12 tips on how to identify a phishing or spoofing email
We have identified 12 tips below to help you become a better email user. But first up – let’s learn what is phishing and spoofing.
With over 260 million phishing emails sent every single day, it’s most likely you would have had one of these arrive in your inbox. So, how do you make sure you aren’t one of the many to fall victim to a phishing or spoofing attack? We have identified 12 tips below to help you become a better email user. But first up – let’s learn what is phishing and spoofing.
What is Phishing?
Phishing is an attempt to acquire sensitive information such as usernames, passwords, credit card details and sometimes money. Most often for malicious reasons, by masquerading as a trustworthy entity in an electronic communication such as email.
What is Email spoofing?
Email spoofing is the creation of email messages with a forged sender address. It can be easy to do so due to the core protocols do not have any mechanism for authentication. Spam and phishing emails typically use such spoofing to mislead the recipient about the origin of the message.
Top tips on how to identify a phishing or spoofing email
- If the email tells you to open an attachment, you should not do this. This is especially so if the attachment name ends in .zip, .pif or .scr.
- If there is a link in the email, hover your cursor over it (but do not click it). This often reveals that the real location the link will take you is a (phishing) website you have never even heard of. The domain name in the link will generally not relate to the sender of the email i.e. if it’s from your bank or The Department of Transport the link will be different to their websites.
- The body of the email will generally have poor grammar, whilst logos etc. will appear genuine; make sure to check the wording of the email carefully.
- If the email is from a ‘free’ email account (hotmail.com, yahoo.com, etc.), and you don’t know the sender, treat it with great suspicion.
- Is the email mentioning recent natural disaster or similar headline events?
- Scammers watch headlines carefully to monitor for anything causes people distress; it is a way of setting up fake charities to ask for funds that only ever help the criminals involved. This includes links to fake websites and PayPal accounts (again, don’t ever click).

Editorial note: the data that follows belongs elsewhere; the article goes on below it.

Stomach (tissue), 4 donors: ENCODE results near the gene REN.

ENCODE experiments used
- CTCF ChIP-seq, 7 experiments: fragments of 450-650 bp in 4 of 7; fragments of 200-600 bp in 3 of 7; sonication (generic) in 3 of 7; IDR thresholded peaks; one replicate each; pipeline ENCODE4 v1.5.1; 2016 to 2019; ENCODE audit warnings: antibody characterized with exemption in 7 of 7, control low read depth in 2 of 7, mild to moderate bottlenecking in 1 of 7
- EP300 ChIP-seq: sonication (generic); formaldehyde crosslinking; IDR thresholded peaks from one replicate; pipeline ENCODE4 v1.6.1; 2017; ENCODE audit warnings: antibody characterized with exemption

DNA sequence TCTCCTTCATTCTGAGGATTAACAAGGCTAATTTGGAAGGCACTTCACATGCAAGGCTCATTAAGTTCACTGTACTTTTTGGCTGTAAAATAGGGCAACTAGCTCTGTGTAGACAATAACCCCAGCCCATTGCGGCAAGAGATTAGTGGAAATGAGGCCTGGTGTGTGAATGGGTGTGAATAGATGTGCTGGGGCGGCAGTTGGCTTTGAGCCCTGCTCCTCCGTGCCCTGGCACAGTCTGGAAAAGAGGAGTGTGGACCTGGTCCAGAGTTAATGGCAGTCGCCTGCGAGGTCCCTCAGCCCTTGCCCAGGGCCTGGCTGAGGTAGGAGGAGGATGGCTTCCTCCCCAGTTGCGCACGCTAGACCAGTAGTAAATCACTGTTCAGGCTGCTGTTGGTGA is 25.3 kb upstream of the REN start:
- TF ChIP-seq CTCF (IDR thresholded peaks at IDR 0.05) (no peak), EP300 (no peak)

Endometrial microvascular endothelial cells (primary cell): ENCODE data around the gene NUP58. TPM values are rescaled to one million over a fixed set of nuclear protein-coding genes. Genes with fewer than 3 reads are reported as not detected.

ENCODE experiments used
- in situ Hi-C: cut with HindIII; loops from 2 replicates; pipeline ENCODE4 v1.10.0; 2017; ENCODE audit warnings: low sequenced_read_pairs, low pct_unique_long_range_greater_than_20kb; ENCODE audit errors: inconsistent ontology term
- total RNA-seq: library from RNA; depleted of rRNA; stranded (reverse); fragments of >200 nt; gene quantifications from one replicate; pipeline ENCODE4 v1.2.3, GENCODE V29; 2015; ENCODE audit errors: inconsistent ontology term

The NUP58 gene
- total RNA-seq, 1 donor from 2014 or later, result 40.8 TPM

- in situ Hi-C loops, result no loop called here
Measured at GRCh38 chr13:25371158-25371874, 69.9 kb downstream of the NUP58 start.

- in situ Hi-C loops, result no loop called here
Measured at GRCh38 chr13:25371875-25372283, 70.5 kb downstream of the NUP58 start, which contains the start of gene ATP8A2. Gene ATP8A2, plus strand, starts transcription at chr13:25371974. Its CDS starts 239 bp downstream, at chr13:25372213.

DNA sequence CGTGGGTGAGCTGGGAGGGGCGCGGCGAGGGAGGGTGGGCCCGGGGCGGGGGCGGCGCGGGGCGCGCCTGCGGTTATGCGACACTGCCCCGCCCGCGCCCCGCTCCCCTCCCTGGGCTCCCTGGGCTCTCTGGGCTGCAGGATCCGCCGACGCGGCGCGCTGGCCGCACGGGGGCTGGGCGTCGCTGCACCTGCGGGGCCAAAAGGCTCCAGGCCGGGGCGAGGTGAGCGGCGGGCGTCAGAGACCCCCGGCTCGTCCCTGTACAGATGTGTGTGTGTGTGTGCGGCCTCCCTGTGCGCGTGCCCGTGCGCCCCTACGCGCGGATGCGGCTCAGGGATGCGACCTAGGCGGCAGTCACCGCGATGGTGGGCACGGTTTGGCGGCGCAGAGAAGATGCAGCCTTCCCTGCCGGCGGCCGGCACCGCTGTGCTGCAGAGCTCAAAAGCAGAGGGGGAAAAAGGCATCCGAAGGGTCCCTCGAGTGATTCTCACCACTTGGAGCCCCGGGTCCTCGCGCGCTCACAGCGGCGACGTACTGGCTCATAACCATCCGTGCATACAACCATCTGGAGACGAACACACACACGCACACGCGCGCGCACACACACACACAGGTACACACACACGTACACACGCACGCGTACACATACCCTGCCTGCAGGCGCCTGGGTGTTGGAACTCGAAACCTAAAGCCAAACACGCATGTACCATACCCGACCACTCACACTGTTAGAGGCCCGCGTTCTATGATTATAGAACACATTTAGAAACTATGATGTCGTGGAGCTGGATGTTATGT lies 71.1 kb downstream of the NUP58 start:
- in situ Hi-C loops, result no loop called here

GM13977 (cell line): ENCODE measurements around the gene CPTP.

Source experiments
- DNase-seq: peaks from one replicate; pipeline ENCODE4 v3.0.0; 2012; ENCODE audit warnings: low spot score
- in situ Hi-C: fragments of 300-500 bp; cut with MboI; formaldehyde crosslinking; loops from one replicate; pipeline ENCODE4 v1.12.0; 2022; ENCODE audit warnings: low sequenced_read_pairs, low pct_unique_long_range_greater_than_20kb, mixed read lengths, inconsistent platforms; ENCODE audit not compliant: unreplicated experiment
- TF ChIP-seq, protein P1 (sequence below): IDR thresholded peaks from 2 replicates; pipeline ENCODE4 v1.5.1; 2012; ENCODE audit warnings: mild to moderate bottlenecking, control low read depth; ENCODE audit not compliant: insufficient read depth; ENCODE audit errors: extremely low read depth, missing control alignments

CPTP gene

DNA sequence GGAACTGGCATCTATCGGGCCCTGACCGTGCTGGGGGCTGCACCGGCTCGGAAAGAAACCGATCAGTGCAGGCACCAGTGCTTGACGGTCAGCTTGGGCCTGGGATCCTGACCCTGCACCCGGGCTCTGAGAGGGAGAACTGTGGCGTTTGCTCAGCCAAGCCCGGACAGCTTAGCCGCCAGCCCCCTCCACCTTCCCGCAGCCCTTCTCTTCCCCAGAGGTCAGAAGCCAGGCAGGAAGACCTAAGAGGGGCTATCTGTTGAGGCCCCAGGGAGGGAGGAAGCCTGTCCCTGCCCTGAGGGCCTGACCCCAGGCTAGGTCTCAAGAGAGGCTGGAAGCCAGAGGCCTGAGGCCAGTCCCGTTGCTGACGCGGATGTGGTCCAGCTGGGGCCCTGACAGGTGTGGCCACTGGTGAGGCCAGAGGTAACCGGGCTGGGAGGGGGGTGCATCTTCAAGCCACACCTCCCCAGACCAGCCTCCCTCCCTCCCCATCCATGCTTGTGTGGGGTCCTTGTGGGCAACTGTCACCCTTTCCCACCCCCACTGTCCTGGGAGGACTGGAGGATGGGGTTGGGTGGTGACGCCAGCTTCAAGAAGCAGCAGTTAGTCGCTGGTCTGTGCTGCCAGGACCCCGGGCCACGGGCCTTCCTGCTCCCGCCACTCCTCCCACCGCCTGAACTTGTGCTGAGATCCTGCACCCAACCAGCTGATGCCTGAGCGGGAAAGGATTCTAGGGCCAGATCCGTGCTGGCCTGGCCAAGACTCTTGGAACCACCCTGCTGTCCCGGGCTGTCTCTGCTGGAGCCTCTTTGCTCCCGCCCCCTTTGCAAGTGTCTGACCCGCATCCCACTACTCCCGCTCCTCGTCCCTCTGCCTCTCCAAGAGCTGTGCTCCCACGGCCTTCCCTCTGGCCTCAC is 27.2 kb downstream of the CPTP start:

- If you do click the link to go to, say, an online banking website, check to see if the address says ‘https’ or ‘http’. Almost all banking websites will use ‘https’. If you are still not sure, go to the actual website by opening a new tab and typing its name into your search engine. Compare the 2 addresses.
- If you get an email from a friend who lives close by, or who you can contact by phone, ask them if they sent you that email. Even the best phishers haven’t found a way to direct calls to them and perfectly imitate your friend’s voice. (Yet?!)
- Think back and ask yourself: Did I physically enter my name into this sweepstakes? Even if you think you “might” have, why aren’t they phoning you?
- Call the company direct, using the Yellow Pages phone directory, not the email contact details.
- Check both the ‘To’ and the ‘From’ lines. If they both have the same address/person/name in them, it is a phishing email/scam.
- Is there a threat of immediate detrimental action if I don’t respond with personal information? Threats by email are illegitimate, do not deserve your attention but may need to be drawn to the attention of police or anti-scam officials.
Phishing and spoofing continue to be a problem for companies worldwide and for all email users. They aren’t going anywhere, so being educated on security risks helps you. Compromised accounts not only pose a threat to your company’s IT or security department, but also lead to a drop in overall brand trust and loyalty, which can in turn affect your marketing, sales and devices and infrastructure. In order to secure hard-earned brand recognition and ultimately combat phishing attacks, iFactory can help you with helpful website support and secure web hosting.